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South African miners want reliable electricity to meet demand

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South African miners want reliable electricity to allow the industry to run smoothly and spur economic growth CEO Roger Baxter has observed.

The Minerals Council South Africa says it welcomes the Department of Mineral Resources and Energy’s (DMRE)  commitment to the development of adequate power supply to support industry growth.

Mr Baxter however says the industry believes that further actions are urgently needed.

The DMRE statement was issued in the wake of Monday’s sudden shift from stage 4 to stage 6 energy curtailment, which resulted in the majority of South Africa’s underground mines suspending operations for at least a day, and other sectors curtailing their activities too.

Stage 6 load shedding basically meant that mines were confined to “essential demand” only and this prevented the night and morning shifts from accessing operations. Stage 4 load shedding requires a 20% demand curtailment.

The real impact is that some companies would have lost a week’s production, as crews would have to go back in and first stabilise areas from a safety point of view before mining can resume.

According to Minerals Council CEO Roger Baxter: “The impact of stage 6 and stage 4 load
shedding is devastating for the mining sector, as most mining companies will not only lose
their week’s production, but that this affects the viability of many of these mines”.

He adds that: “Eskom is essentially making an industrial policy decision to downscale the mining sector when they make these stage 4 and stage 6 calls”.

The situation is desperate, and demands urgent action by Minister Mantashe and leaders of
other government departments to make possible and drastically streamline regulatory
processes to enable the rapid establishment of self-generation facilities to supplement
2 Eskom’s constrained capacity, and also urgently open the way for further generation by
independent power producers.


While we are particularly encouraged by the Minister’s decision to promulgate Section 34 determinations, we urge urgent implementation.

While the Integrated Resource Plan is used to roll out electricity infrastructure development in line with Ministerial Determinations that are issued under Section 34 of the Electricity
Regulation Act, the Ministerial Determinations give effect to planned infrastructure by
facilitating the procurement of the required electricity capacity.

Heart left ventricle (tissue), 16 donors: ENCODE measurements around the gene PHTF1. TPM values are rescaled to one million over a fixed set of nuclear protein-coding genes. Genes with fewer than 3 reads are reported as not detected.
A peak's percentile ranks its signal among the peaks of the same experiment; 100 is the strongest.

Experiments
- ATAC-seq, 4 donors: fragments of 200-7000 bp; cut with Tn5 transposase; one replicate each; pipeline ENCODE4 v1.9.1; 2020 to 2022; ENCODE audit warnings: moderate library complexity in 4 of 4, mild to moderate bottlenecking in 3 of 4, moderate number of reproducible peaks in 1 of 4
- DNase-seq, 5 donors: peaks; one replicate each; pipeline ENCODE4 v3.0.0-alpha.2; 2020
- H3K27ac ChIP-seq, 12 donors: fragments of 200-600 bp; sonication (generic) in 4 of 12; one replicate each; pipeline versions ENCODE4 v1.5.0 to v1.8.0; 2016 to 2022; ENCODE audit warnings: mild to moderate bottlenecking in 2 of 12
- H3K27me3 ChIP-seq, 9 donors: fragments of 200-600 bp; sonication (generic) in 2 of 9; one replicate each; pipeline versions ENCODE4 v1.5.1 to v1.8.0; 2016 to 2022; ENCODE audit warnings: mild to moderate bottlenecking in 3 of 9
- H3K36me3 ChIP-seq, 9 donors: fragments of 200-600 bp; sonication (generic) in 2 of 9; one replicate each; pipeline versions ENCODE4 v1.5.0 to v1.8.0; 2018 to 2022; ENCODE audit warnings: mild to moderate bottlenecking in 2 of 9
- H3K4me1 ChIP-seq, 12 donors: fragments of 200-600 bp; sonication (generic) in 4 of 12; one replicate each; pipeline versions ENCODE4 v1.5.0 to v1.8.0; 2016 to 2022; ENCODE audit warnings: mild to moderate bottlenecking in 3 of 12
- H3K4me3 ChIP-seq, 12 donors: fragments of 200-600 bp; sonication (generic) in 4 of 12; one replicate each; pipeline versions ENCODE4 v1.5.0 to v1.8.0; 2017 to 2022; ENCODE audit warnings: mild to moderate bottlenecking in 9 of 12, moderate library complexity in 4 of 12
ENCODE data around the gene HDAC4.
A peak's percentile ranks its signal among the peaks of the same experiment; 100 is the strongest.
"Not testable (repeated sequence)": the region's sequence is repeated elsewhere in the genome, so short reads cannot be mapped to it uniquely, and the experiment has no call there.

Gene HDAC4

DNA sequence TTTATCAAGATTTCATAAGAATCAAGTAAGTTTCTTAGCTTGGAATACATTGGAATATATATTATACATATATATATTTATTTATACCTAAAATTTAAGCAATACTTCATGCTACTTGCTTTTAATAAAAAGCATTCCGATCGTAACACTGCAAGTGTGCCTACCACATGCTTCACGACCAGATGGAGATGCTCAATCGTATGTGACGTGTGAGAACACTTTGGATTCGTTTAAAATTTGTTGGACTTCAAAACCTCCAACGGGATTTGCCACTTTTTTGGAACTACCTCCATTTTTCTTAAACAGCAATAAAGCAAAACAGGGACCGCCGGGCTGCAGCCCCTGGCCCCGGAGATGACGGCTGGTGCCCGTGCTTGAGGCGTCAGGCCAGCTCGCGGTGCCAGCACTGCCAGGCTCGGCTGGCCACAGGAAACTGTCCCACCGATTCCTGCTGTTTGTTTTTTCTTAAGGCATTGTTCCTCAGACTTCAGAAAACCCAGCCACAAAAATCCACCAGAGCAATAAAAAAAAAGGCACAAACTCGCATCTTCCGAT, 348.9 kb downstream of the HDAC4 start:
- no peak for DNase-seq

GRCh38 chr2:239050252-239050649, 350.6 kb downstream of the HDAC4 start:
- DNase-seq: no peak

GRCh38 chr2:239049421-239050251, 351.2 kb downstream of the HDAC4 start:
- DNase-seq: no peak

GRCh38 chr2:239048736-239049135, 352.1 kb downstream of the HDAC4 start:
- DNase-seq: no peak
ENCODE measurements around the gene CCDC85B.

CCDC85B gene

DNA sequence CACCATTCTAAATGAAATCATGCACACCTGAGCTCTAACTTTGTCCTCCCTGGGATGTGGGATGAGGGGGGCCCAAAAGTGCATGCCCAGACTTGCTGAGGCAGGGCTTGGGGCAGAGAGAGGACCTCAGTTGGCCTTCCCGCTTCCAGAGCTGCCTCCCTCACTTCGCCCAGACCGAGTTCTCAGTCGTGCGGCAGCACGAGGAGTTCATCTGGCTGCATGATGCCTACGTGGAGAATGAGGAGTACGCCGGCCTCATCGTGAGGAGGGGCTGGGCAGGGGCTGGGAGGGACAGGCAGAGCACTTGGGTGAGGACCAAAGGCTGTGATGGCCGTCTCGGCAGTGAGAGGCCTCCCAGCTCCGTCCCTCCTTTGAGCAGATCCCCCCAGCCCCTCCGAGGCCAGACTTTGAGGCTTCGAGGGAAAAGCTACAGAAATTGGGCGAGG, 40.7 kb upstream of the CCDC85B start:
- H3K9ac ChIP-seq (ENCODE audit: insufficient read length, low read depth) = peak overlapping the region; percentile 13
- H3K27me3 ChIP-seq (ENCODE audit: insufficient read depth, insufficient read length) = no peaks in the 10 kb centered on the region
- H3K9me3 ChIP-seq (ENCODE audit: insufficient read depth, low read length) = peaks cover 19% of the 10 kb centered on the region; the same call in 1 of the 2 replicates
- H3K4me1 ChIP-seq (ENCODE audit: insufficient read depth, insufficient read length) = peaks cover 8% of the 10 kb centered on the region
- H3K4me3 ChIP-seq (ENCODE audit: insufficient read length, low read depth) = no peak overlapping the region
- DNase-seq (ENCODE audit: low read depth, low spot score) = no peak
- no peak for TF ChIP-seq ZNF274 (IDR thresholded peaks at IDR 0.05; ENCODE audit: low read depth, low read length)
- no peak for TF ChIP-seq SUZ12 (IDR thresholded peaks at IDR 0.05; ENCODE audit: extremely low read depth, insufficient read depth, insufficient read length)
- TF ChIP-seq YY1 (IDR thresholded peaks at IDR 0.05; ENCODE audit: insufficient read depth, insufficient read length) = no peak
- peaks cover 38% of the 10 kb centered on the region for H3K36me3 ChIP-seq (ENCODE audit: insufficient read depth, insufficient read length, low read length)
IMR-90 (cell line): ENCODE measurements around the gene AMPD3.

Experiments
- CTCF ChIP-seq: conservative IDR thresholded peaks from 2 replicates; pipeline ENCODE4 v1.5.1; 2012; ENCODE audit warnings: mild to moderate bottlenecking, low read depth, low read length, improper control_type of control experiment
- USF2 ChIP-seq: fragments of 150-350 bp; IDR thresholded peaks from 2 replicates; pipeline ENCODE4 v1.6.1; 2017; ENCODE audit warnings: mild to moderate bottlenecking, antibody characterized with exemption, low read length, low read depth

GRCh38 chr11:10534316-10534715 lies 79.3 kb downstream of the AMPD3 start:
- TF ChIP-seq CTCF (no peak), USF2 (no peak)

In effect, this would mean that municipalities and large power consumers could procure power directly from Independent Power Producers (IPP) without having to go through Eskom.

Beyond the four interventions mentioned by the DMRE, to the Minerals Council further calls
for the amendment of schedule 2 of the Electricity Regulation Act, which would lift the licence requirement for self-generation regardless of plant size.

Unregulated generation is currently limited to 1MW plants with indications that this will be increased to 10MW. Power produced by mining companies for their own use often does not require Eskom handling or transmission and if so, should not be subject to licensing, irrespective of size.

The current regulatory requirements to license self-generation for own use are cumbersome and very time consuming and also involve environmental, land use, NERSA generation licenses and Eskom permissions where wheeling is required on the national transmission grid when self-generation occurs at a distance from the mine or plant, along with IRP 2019 approvals.

What is required is a streamlined process through some kind of “one-stop shop” made up of the relevant DGs that will enable the urgently required additional power supply to come online in the shortest possible time period.

The Minerals Council’s latest assessment is that some 869MW of solar power and up to
another 800MW of conventional power could be added to the national grid by mining
companies over the next three to four years, with more available from other energy intensive sectors.

“Government should stop trying to place all their eggs in the one basket called Eskom. We
can clearly see that over the past 12 years, despite hundreds of billions of rand funded through much higher electricity prices and substantial tax payer funded bailouts, that Eskom is in an even worse position and this is having a materially deleterious impact on the economy and  3 mining in particular.

We urge government to take decisive steps not only to fix Eskom but also to enable the private sector to bring on stream substantial self-generation capacity. These new self- generation plants would be at no cost to government, the tax-payer or Eskom and would help provide the room for Eskom to get its house in order”, says Mr Baxter.

These shorter-term steps are essential. However, if the broader energy supply and cost issues are to be fully addressed the longer term remedies, including the timeous implementation of the Integrated Resource Plan and the long-awaited restructuring of Eskom needs to be allowed to resume, the latter under the direction of an executive leadership and board empowered to do that.

The mining industry, and South Africa as a whole, needs a reliable electricity supply
characterised by a diversified supply base, globally competitive prices and reliability of supply in order to enable the mining sector to realise its true economic and transformational potential.

We are open to working with the DMRE, Eskom and other parts of government to find a
workable outcome, but emphasises Mr Baxter: “We need concrete action plans and
accountability for delivery and we are asking government to unleash the energy of the private sector to help resolve this national electricity crisis”.

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